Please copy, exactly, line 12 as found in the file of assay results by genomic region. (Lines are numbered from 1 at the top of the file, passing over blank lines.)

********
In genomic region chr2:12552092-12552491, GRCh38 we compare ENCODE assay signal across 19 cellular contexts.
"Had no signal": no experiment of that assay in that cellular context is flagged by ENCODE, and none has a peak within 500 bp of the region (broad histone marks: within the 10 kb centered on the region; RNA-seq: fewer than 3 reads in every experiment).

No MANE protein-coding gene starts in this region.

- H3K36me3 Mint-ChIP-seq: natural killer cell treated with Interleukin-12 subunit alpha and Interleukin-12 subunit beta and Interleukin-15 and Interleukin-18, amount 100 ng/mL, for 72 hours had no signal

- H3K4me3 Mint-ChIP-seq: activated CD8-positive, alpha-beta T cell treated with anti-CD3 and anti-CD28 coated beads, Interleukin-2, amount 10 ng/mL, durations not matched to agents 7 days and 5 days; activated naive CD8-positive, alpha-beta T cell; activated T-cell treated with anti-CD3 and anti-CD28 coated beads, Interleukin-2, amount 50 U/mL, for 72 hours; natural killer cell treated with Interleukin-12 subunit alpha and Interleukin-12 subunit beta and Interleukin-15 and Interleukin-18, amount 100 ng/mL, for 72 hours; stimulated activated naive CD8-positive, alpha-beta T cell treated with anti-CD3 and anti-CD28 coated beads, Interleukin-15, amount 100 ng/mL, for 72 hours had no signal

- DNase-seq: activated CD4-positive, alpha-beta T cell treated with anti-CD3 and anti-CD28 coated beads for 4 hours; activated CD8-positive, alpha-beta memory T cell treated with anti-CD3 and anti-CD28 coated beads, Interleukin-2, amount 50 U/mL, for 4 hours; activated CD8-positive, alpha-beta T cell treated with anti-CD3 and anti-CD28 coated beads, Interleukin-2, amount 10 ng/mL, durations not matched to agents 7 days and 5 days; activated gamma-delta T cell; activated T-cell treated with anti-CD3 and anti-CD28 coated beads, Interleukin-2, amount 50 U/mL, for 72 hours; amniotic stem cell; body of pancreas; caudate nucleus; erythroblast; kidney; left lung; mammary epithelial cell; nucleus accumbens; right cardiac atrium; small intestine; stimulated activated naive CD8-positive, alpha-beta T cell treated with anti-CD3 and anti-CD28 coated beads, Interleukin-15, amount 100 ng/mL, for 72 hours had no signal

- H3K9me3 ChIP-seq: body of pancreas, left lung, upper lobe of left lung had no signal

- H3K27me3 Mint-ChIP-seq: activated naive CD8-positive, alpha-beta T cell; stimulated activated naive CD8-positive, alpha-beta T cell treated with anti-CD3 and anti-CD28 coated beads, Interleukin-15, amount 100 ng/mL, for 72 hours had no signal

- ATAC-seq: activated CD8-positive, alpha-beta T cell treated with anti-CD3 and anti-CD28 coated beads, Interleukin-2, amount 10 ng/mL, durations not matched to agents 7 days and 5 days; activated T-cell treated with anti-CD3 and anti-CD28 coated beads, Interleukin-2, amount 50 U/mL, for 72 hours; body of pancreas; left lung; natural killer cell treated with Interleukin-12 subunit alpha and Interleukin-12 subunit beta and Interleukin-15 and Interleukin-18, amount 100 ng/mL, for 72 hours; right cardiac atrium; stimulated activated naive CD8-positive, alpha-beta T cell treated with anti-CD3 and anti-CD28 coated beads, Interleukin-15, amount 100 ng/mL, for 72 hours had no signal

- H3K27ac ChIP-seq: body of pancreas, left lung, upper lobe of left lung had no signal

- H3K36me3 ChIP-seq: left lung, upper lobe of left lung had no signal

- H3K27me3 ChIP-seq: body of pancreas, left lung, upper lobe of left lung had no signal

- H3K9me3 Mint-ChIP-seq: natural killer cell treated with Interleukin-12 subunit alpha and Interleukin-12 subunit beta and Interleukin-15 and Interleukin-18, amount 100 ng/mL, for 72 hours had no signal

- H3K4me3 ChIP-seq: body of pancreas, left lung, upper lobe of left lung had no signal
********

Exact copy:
- H3K27me3 ChIP-seq: body of pancreas, left lung, upper lobe of left lung had no signal